“On the New Year,” 1958
“Debtor’s Lane,” 1959
“Love Apart,” 1962
“Four Canzones,” 1962
“Lament of the Drums,” 1965
Path of Thunder: Poems Prophesying War, 1968
Labyrinths, with Path of Thunder, 1971
Collected Poems, 1986
Christopher Okigbo (oh-KIHG-boh) died in 1967 at the age of thirty-five, after having written serious poetry for only eight years. In that period he was recognized as the most important contemporary African poet. He remains important and influential.
Okigbo was born into the Roman Catholic family of Chief Ezeonyeligolu James Okigbo and Anna Onugwualuobi Okigbo, in Ojotu-Uno, ten miles east of Onitsha-on-the-Niger. His father was a school headmaster, an occupation that entailed frequent transfers, so Okigbo’s elementary schooling was discontinuous and dispersed. His Catholic upbringing and schooling left an imprint on young Okigbo’s psyche and was to find expression in the ritual and liturgical structure of his poetry.
Okigbo was always spirited and rambunctious, and his high school education at Government College, Umuahia, Eastern Nigeria, allowed him to experiment with and develop his budding interests in sports, music, and journalism, even as he pursued his education under austere colonial teachers and administrators. Critiquing of colonialism and cultural imperialism was to be a major preoccupation in his poetry, especially in Heavensgate and Limits.
Upon completing high school, he easily gained admission to the Ibadan College of London University to study medicine. There he juggled his studies with sports, music, magazine publishing, and poetry. Deciding that his calling was in the arts, he changed majors and took courses in ancient history, Latin, and Greek, graduating in 1956 with an honors B.A. degree in classics. This educational emphasis explains the classicism of his earlier poetry. Such influence combined with Roman Catholic liturgism and Okigbo’s indigenous culture and religion, of which he was hereditary priest, to endow his poetry with a haunting ritualistic and lyrical quality. The importance of his baby-sitter, a woman named Eunice, should also be noted; she was an immensely gifted singer who helped arouse the lyrical impulse of the young poet. His mother, who played the piano, also undoubtedly contributed to his interest in music.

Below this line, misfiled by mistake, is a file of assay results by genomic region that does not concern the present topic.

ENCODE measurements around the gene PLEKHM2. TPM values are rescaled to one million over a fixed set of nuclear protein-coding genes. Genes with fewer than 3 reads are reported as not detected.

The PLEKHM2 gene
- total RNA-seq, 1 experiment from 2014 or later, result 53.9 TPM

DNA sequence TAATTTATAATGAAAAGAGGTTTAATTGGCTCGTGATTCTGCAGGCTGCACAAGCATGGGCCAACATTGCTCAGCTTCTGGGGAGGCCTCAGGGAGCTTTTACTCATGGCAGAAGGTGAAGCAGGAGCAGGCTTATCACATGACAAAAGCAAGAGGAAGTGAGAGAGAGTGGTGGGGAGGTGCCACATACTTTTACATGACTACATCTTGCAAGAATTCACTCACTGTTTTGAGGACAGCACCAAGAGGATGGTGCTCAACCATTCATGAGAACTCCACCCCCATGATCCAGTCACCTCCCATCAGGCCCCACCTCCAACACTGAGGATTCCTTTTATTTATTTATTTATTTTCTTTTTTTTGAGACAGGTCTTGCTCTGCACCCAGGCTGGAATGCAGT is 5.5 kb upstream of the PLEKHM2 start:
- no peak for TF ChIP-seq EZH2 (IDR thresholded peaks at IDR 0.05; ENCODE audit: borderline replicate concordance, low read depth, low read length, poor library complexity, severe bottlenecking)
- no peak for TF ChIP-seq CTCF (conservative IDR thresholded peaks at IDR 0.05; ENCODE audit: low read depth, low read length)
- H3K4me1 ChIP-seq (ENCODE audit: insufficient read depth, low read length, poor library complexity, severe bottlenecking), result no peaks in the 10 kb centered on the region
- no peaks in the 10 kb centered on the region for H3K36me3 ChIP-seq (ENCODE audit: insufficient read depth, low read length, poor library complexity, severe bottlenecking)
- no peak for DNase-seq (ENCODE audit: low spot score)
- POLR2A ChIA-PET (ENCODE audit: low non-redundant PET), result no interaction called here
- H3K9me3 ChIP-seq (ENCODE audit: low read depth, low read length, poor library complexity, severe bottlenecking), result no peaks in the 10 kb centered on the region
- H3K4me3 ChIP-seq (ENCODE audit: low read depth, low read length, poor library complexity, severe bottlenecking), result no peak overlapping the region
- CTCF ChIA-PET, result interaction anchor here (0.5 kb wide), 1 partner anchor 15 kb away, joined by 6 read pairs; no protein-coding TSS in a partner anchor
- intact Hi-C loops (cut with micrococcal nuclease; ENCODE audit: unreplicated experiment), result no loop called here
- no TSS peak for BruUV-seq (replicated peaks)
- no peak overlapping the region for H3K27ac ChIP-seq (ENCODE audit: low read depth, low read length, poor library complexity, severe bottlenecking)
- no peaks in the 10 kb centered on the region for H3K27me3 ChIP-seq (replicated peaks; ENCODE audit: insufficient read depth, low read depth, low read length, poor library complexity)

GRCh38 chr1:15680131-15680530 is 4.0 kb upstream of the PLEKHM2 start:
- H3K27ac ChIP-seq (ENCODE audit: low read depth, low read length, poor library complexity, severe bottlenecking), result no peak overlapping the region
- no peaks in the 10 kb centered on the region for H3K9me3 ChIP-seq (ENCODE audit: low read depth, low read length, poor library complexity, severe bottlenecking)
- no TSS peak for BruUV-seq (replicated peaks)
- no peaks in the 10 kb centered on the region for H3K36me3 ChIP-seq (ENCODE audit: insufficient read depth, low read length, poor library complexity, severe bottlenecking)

Upon graduation from the university, Okigbo took and changed jobs in quick succession. Between 1956 and 1967 he worked as manager of the Nigerian Tobacco Company and United African Company; assistant secretary in the Federal Ministry of Research and Information; Latin teacher and sports coach at Fiditi Grammar School; librarian at the new University of Nigeria at Nsukka; West African manager and Nigerian representative of Cambridge University Press; publisher, with Chinua Achebe, of Citadel Publishing Company; and major in the Biafran army. His spectacular performance as commander and fighter earned for him, posthumously, the Distinguished Service Cross of Biafra.
It was the Biafra-Nigeria war that allowed Okigbo to demonstrate, on the fields of slaughter, his populism and humanity. Maturing from the experimentation and obscurity of his earlier poetry, Okigbo divested his poetry of borrowed elements, found his unique voice, and preoccupied himself with the fate of common humanity and a condemnation of the military politicians in Nigeria and Africa whose greed, divisive ethnocentrism, and unpatriotic furtherance of the interests of imperialism combined to push Nigeria to genocide and fratricide. Okigbo had loudly warned Nigerians of the consequences of mismanagement and misdirection; they paid no heed. Okigbo’s prophetic delineation of the apocalyptic turn of events in Path of Thunder: Poems Prophesying War was to be fulfilled to the very letter during the years between 1966 and 1970. It was during that war, which threatened the Igbo people with extinction, that Okigbo took up arms in defense of freedom and the Biafrans’ right to self-determination. Three months into the war, his death in battle created the ultimate sacrifice on behalf of the victims of the pogrom.